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Business Daily : October 14th 2013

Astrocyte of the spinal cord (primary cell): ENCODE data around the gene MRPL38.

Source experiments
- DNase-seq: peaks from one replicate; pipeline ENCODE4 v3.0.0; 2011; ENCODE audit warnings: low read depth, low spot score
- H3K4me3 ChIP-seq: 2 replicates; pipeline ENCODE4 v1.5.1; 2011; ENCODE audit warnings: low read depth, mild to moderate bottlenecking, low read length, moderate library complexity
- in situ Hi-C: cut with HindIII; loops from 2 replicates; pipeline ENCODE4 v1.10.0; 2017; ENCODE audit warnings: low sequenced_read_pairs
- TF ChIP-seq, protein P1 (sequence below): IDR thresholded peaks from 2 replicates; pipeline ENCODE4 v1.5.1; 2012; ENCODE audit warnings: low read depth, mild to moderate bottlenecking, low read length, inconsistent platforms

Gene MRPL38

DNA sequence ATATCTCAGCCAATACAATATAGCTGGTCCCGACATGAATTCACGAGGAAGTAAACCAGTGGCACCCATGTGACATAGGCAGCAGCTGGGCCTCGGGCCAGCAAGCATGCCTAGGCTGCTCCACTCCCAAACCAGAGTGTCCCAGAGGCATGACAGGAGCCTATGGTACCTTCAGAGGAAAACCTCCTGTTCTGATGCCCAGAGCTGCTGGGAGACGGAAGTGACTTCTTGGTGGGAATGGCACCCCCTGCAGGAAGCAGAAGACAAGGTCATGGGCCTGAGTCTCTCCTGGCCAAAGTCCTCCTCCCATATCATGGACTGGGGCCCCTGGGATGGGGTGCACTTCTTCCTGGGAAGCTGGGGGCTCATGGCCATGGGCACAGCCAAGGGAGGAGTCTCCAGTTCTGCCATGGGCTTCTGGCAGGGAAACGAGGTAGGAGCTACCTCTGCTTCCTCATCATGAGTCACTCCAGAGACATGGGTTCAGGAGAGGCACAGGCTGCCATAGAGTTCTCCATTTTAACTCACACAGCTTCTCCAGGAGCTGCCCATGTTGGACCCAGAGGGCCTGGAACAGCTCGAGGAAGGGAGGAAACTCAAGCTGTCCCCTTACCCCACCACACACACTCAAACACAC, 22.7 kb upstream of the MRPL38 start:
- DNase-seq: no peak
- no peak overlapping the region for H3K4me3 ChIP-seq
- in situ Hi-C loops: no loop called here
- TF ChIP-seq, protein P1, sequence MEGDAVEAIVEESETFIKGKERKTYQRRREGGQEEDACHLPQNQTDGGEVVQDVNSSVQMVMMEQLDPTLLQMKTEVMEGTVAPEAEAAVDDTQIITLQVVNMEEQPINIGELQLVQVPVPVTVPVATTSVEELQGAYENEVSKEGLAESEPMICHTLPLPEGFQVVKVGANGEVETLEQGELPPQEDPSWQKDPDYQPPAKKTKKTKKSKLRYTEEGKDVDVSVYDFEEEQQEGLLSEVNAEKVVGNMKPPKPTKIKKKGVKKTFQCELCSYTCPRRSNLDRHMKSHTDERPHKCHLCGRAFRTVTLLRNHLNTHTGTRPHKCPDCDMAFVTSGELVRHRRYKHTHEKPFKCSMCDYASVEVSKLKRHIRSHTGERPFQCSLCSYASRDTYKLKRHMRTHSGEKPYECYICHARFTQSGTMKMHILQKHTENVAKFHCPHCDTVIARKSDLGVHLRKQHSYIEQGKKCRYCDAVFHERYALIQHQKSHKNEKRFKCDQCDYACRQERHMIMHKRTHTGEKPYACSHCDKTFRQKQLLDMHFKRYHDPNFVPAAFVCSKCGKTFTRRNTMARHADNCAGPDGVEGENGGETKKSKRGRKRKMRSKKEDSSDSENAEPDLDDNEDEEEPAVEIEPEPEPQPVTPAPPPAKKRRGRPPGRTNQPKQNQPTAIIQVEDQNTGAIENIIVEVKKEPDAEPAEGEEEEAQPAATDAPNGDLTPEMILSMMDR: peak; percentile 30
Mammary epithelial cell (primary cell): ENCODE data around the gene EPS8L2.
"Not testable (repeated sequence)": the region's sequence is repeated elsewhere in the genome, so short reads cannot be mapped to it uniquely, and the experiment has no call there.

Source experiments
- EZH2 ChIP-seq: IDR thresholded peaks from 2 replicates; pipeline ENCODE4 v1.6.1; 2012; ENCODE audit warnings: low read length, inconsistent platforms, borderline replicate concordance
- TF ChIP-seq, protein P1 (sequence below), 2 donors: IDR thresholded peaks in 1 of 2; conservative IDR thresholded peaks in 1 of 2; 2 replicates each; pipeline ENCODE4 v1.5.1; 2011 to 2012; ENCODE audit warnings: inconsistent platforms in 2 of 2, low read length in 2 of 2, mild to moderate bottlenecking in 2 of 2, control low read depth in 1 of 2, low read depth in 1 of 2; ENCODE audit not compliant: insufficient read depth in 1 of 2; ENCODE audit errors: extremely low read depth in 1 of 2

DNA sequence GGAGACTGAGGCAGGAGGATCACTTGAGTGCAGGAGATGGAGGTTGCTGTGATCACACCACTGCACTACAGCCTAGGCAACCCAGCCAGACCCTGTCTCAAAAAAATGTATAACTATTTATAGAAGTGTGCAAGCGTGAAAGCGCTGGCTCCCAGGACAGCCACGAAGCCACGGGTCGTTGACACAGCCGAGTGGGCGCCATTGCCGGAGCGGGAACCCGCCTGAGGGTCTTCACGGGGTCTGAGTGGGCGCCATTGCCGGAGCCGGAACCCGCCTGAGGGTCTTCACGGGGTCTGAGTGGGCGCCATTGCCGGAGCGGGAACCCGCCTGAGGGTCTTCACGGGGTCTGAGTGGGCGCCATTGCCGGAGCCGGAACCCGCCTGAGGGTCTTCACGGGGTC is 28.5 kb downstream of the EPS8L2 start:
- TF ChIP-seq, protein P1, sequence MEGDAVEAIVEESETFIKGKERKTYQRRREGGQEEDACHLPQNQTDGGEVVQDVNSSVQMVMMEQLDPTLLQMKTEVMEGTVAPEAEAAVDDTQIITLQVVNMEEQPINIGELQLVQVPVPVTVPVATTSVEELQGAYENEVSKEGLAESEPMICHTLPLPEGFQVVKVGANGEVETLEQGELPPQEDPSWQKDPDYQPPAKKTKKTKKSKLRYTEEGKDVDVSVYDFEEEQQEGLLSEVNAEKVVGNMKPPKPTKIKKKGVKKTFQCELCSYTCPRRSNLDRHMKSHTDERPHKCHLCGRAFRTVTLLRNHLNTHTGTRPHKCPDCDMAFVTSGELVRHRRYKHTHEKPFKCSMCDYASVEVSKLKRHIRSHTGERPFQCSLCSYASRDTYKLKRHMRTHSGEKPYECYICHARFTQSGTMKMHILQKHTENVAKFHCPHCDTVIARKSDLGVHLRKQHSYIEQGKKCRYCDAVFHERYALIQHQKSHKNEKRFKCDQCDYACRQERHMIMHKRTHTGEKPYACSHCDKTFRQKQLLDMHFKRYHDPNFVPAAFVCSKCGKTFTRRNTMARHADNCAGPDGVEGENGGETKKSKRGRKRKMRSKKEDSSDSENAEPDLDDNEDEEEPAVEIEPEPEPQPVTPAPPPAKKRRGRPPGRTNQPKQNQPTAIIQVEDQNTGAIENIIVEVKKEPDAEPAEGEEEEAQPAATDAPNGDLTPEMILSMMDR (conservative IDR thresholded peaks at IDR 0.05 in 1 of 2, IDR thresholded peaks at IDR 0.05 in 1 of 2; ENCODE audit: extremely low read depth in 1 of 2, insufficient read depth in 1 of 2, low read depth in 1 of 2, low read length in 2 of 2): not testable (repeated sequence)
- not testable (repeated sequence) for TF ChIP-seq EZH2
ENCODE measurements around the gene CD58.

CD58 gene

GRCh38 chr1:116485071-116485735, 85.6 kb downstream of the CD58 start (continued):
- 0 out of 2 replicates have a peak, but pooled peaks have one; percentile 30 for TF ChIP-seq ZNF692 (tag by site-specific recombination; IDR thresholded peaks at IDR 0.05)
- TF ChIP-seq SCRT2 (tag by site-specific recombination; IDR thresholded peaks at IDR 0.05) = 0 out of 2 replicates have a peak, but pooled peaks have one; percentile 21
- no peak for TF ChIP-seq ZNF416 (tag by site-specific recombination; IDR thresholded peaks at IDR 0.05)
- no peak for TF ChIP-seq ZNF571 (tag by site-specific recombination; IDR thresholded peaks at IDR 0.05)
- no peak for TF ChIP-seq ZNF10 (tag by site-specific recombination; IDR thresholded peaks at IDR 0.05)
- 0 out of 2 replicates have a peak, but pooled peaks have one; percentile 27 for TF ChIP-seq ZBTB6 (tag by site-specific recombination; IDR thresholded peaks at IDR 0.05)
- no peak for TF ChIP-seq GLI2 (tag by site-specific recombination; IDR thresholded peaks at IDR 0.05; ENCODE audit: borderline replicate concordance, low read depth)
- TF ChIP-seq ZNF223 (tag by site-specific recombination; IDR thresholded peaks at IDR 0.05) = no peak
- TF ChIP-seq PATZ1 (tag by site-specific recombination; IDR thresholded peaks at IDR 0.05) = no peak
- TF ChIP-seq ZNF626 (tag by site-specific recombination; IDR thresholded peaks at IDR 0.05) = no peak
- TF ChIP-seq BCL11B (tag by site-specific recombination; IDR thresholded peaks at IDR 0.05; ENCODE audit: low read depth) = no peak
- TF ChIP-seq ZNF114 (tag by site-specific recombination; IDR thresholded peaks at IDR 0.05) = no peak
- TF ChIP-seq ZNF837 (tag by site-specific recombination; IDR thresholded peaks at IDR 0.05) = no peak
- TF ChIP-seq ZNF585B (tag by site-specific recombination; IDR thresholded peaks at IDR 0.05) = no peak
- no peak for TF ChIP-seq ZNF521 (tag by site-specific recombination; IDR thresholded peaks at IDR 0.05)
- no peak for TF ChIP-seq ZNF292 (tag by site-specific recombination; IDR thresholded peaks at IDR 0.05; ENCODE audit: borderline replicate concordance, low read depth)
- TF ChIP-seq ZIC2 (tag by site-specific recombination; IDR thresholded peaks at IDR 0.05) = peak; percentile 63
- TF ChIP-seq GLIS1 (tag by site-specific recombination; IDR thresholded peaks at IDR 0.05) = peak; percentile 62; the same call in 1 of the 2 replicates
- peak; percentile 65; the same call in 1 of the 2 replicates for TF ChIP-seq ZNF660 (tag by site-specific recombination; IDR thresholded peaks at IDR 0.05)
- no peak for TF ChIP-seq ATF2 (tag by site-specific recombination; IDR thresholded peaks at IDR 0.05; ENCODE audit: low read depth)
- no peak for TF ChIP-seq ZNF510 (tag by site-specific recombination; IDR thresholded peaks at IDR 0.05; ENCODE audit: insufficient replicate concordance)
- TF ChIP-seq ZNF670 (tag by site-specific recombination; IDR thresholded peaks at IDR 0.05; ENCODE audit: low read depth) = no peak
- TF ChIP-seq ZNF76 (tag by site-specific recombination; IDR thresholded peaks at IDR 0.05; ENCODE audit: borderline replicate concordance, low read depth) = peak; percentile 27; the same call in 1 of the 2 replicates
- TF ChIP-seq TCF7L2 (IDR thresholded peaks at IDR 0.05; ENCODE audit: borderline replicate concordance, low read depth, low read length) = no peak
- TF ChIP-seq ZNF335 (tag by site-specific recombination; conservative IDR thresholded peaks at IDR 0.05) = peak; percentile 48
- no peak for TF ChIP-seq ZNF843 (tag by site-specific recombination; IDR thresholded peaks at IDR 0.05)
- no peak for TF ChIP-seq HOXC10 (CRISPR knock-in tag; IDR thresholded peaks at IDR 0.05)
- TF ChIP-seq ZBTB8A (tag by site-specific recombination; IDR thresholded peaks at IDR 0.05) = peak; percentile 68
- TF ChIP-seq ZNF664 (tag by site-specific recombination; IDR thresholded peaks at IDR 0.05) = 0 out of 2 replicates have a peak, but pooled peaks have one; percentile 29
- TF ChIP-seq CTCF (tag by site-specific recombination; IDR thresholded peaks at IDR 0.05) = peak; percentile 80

28 BUSINESS DAILY | Monday October 14, 2013 Last week’s article on why insurers should consider ex gratia payment for Westgate Mall victims generated a lot of comments from readers, with those from local insurers terming the article as populist and ill-timed. Nevertheless, most of the readers shared the position that insurers need to come to the aid of policyholders involved in the recent attack. Interestingly, some local insurers inti- mated of there being discussions to consid- er policyholders involved in the Westgate attack for ex gratia payment. I gathered that that most of the readers, though displeased with local insurers, held misconceptions on how to manage their insurance covers to safeguardbenefits. Below are tips on how to safeguard your benefits: Choose a policy that has benefits that most closely fit your needs Insurance is a risk management service that comes at a cost. The number of risks is countless and the magnitudes unimagina- ble. Thus insurance companies have devel- oped various products targeting different kind of risks. However, you do not need to take all the insurance covers on offer to stay risk free; that would be costly. Being a part of finan- cial planning, insurance as a risk transfer mechanism should not take a huge propor- tion of one’s income. To balance limited resources and the need to have adequate insurance coverage, priority guides what kind of cover should come first and which should trail. With limited resources, only top pri- ority risks should be covered. The rest ei- ther should come as riders or as part of a package. Your priority list, therefore, should guide you to seek for covers with bundled benefits. Alternatively, you can take up a cover for your main priority but add riders to cater for less important ones. For instance, by signing up for acci- dental death cover only, you limit your coverage and benefits in case of a death resulting from other causes such as sick- ness. To enjoy more benefits and enhance your coverage at a premium rate, take up a whole life insurance, with accidental dis- ability riders or take a personal accident cover with death benefits. Review your insurance needs Since you signed up for your current insurance cover several years ago, have you ever reviewed your insurance needs to adjust your cover? This is where most policyholders fail. You need to review your insurance needs regularly. If you experience a ma- terial change that requires an upward in- crease on the amount of insurance cover you need — like the birth of a child or mar- riage — you need to review your needs to determine what amount of insurance cover would be sufficient. Sometimes, you are provided with a group cover by your employer. In such cases consider a separate in- dividual cover to protect your family from any financial loss that could result once you are no longer under the service of your employer. Also, review your premium rates and the size of your in- surance cover to ensure it gives you sufficient coverage as well as suiting your pocket. Be sure you can handle premium payments Can you afford the initial premium? If the premium increases later and you still need insurance, can you still afford it? If you find the premium rates slightly high above what you can afford, approach your insurance company and review by lowering the size of your cover slightly to make the premiums affordable. If the frequency of premium payment is not convenient due to either delay in salary payment or an irregular income, also contact your insurer for a suitable premium frequency. Do not terminate policy without thorough consideration Most of the readers who commented on the article intimated that they would consider terminating their insurance policy if local insurers fail to pay ex gratia pay- ments to some of the victims of the Westgate attack. Before you replace your cov- er, hold on your current policy until you get the new one. This is because sometimes due to advancement in age, you may fall out the category of those in- surable and, therefore, expose yourself to risk. Likewise, if your health has deteriorated, it would be more costly to secure a new cover that would provide you with a similar amount of coverage. Lastly, if the policy you currently hold no longer meets your needs, you may not have to replace it. You might be able to change your policy or add to it to get the coverage or benefits you now want. Mr Opiyo is a training manager and coach with Tolerance Employee Financial Advi- sors Limited. Email: isaiah.opiyo@tolera nceadvisors.com RISK Choose a policy that best matches your needs, review your cover regularlyas your needs change and take a cover you can afford You should safegua≥d benefits p≥ovided in an insu≥ance cove≥ Your priority list should guide you to seek covers with bundled benefits. Or you can take up a cover for your main priority, but add riders to cater for less important areas. FILE FINANCE ISAIAH OPIYO Life: Personal Finance You do not need to take all the insu≥ance cove≥s on offe≥ to stay ≥isk f≥ee; that would be costly BY MARKUS LORENZ We hear a lot these days about how big companies fail to in- novate, but the truth is more complicated. A lot of companies excel at developing better products, yet these improvements are incremental. They’re not the breakthrough offerings that can jump-start growth and profitability. And companies’ suc- cess at cranking out these enhancements hampers them from getting better at the radical projects. If you closely analyse unsuccessful attempts at developing breakthrough products, perhaps the most common trouble you find is not one of the usual suspects, such as lack of top- management commitment. Instead, you’ll see that efficiency- minded project managers are inadvertently discouraging the explorations — and therefore the learning — that make radi- cal ideas practical. There’s a history behind this problem. Frustrated by ineffi- cient R&D, companies in the 1980s started applying standard project-management techniques such as phase-gates and key performance indicators. Textbooks on innovation advised them to allow some flex- ibility in the phase-gates. Yet control-minded project manag- ers have tended to chart strongly linear paths that discourage distractions — depriving their teams of the agility and open- ness needed for new thinking. As development teams became more productive and their initiatives more pre- dictable, incremental improvements soared, project managers got promoted — and radical innovation declined. Companies soon began spending less and less time on break- through ideas. At Bos- ton Consulting Group, we’ve found that radi- cal projects nowadays account for roughly 10 per cent of an average compa- ny’s innovation portfolio, down from twice that in the early 1990s. The lesson is clear. It’s not enough for executives to proclaim their commitment to innovation, develop an innovation mind- set, or even put more money into breakthroughs. Companies also need to make changes at the ground level. They can start by treating radical projects differently, but it isn’t enough to just let these teams loose. Without some discipline, initiatives will become money pits, or nervous project managers will fall back on their conventional habits of control. The solution is for project managers to devote less effort to predicting and directing innovation, and more effort to man- aging the inevitable uncertainties. They should worry less about the schedule and more about ways to reduce risk — by partnering with outside companies, say, or getting advance commitments from customers. Or they can invest in multiple options for the marketplace, rather than rushing through a single big bet. They should certainly expand the key performance indica- tors to include vital insights on technology or customers, so that a worthwhile project can keep going even if it is far from a serv- iceable prototype. But like venture firms, they need to terminate projects that exceed a predetermined “affordable loss.” Lorenz is a partner and managing director in the Munich office of the Boston Consulting Group. Good manage≥s can avoid stifling g≥eat innovations Managers need to spend more time managing uncertainties instead of directing innovation.